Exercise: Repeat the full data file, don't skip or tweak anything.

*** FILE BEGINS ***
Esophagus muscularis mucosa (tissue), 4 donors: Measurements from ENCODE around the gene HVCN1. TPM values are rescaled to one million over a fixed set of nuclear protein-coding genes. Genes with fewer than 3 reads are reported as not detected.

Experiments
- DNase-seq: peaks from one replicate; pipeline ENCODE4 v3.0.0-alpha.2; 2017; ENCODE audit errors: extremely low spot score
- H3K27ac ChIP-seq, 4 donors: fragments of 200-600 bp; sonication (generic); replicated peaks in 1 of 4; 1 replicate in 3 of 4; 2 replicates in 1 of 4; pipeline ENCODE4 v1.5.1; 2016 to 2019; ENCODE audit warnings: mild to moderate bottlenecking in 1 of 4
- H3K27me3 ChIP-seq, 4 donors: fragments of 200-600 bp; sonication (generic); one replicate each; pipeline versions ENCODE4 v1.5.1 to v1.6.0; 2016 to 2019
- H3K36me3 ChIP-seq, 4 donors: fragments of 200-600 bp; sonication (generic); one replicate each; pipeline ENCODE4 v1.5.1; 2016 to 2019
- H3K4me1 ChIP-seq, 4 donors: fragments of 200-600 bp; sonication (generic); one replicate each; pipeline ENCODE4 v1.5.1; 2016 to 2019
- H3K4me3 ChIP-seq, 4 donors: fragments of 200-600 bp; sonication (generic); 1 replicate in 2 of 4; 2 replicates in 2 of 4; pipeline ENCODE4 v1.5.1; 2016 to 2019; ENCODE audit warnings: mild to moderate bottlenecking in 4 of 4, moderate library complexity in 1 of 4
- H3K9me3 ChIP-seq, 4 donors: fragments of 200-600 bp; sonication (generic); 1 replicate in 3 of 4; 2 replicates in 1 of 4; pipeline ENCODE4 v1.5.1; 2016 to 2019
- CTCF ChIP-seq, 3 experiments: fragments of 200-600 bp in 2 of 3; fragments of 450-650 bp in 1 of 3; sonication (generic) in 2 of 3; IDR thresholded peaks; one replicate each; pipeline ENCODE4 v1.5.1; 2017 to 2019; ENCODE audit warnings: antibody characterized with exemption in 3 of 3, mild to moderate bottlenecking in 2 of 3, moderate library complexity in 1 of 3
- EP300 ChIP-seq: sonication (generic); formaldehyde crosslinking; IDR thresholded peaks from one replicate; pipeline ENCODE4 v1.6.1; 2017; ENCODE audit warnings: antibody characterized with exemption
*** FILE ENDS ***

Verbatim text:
Esophagus muscularis mucosa (tissue), 4 donors: Measurements from ENCODE around the gene HVCN1. TPM values are rescaled to one million over a fixed set of nuclear protein-coding genes. Genes with fewer than 3 reads are reported as not detected.

Experiments
- DNase-seq: peaks from one replicate; pipeline ENCODE4 v3.0.0-alpha.2; 2017; ENCODE audit errors: extremely low spot score
- H3K27ac ChIP-seq, 4 donors: fragments of 200-600 bp; sonication (generic); replicated peaks in 1 of 4; 1 replicate in 3 of 4; 2 replicates in 1 of 4; pipeline ENCODE4 v1.5.1; 2016 to 2019; ENCODE audit warnings: mild to moderate bottlenecking in 1 of 4
- H3K27me3 ChIP-seq, 4 donors: fragments of 200-600 bp; sonication (generic); one replicate each; pipeline versions ENCODE4 v1.5.1 to v1.6.0; 2016 to 2019
- H3K36me3 ChIP-seq, 4 donors: fragments of 200-600 bp; sonication (generic); one replicate each; pipeline ENCODE4 v1.5.1; 2016 to 2019
- H3K4me1 ChIP-seq, 4 donors: fragments of 200-600 bp; sonication (generic); one replicate each; pipeline ENCODE4 v1.5.1; 2016 to 2019
- H3K4me3 ChIP-seq, 4 donors: fragments of 200-600 bp; sonication (generic); 1 replicate in 2 of 4; 2 replicates in 2 of 4; pipeline ENCODE4 v1.5.1; 2016 to 2019; ENCODE audit warnings: mild to moderate bottlenecking in 4 of 4, moderate library complexity in 1 of 4
- H3K9me3 ChIP-seq, 4 donors: fragments of 200-600 bp; sonication (generic); 1 replicate in 3 of 4; 2 replicates in 1 of 4; pipeline ENCODE4 v1.5.1; 2016 to 2019
- CTCF ChIP-seq, 3 experiments: fragments of 200-600 bp in 2 of 3; fragments of 450-650 bp in 1 of 3; sonication (generic) in 2 of 3; IDR thresholded peaks; one replicate each; pipeline ENCODE4 v1.5.1; 2017 to 2019; ENCODE audit warnings: antibody characterized with exemption in 3 of 3, mild to moderate bottlenecking in 2 of 3, moderate library complexity in 1 of 3
- EP300 ChIP-seq: sonication (generic); formaldehyde crosslinking; IDR thresholded peaks from one replicate; pipeline ENCODE4 v1.6.1; 2017; ENCODE audit warnings: antibody characterized with exemption